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Individual and Community well-being
by Larrissa Ribova
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Major trends in Northern community well-being
  "It is fairly easy to demonstrate the ill fate of many peripheral localities in the Northern area" (Aarsaether & Baerenholdt, 1998). Indeed, even a brief look at health status of inhabitants, unemployment rate, suicides, and the crime rate, of many northern communities, can make one consider overall well-being of northern peripheral communities, as lower in comparison to the more central regions of the countries those communities belong to. Differences are also observed between the well-being of urban and rural northern communities, and in the well-being of indigenous and non-indigenous communities. There also can be found, both ethnic and occupational differences in the well-being of the residents in the same community, or between various social groups within a community.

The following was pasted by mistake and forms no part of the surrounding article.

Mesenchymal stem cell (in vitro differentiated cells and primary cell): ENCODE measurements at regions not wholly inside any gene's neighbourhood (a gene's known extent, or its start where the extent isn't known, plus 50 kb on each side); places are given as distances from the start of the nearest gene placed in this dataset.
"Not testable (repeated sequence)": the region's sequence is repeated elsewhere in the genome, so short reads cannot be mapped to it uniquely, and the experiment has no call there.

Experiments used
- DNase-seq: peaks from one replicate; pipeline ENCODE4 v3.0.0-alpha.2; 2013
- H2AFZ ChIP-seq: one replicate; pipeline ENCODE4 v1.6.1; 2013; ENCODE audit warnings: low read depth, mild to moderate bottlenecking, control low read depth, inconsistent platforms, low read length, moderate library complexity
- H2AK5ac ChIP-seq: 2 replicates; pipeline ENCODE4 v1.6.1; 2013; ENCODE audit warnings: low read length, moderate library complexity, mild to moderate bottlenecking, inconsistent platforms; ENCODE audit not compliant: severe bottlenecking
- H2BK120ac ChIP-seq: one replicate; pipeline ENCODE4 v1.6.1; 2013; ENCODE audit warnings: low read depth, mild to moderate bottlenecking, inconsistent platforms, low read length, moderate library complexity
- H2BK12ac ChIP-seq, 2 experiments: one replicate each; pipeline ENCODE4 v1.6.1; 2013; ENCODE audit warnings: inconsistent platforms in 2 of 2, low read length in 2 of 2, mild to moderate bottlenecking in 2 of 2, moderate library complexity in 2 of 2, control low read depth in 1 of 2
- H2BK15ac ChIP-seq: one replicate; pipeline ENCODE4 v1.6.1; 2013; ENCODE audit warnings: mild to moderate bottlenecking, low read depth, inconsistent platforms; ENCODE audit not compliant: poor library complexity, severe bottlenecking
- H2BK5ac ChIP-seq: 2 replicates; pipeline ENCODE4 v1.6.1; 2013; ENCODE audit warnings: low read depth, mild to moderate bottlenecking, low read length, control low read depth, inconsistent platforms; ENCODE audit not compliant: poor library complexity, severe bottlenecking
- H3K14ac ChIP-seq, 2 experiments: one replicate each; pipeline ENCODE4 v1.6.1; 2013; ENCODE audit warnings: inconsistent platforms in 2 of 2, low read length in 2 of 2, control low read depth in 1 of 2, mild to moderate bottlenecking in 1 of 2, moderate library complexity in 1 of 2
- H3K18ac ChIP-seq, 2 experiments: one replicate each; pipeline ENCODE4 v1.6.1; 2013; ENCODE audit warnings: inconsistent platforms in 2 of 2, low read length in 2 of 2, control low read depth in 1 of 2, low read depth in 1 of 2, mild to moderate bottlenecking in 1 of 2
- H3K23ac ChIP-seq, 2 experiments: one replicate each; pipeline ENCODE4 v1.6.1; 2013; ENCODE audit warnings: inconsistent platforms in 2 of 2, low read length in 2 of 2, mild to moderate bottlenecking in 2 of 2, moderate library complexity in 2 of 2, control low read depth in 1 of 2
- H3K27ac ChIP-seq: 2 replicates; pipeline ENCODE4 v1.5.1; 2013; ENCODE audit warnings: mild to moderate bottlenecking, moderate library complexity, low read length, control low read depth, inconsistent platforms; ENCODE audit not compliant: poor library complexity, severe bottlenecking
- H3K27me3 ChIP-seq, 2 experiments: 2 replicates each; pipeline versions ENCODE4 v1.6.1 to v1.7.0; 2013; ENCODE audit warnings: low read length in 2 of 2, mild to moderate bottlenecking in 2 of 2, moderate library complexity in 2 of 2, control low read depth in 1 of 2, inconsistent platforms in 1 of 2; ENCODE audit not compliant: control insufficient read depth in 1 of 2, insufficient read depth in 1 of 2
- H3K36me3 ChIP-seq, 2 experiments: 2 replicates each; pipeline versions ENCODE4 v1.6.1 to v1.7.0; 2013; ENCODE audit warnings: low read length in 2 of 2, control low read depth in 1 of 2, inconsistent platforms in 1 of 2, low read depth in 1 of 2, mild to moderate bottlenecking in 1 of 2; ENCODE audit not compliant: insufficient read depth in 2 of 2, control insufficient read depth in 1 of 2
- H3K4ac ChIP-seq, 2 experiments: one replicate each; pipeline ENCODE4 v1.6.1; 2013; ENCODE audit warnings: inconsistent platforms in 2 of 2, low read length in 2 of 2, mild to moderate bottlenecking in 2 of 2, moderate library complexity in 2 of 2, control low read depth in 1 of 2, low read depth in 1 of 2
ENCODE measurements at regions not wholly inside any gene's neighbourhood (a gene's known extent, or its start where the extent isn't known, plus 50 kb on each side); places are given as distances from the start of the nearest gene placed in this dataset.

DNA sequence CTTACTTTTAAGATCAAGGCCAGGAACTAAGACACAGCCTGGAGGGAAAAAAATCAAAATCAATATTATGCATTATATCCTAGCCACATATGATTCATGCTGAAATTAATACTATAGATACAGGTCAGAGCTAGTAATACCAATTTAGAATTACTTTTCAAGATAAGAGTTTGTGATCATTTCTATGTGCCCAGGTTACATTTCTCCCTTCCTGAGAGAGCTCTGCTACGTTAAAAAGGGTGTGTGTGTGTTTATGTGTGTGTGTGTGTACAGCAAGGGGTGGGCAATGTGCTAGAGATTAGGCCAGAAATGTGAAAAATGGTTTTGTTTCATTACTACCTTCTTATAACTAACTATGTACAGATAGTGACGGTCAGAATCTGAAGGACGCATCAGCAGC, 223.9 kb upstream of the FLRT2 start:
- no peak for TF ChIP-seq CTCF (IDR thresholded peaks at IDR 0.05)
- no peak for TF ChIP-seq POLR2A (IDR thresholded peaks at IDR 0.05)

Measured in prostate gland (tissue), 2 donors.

Numerous studies alarmingly report:

"The health status of American Indians and Alaska Natives is not equal to the U.S. general population. Poor nutrition, coupled with unsafe water supplies and inadequate waste disposal facilities, has resulted in a greater incidence of illness in the Indian population" (Department of Health and Human Services, report Health People 2000).

"Unemployment rate in the communities of Lapland (Northern Finland) in the mid 90s was about 25 per cent whereas the average employment rate in Finland was about 17 per cent" (Suopajarvi, 1998).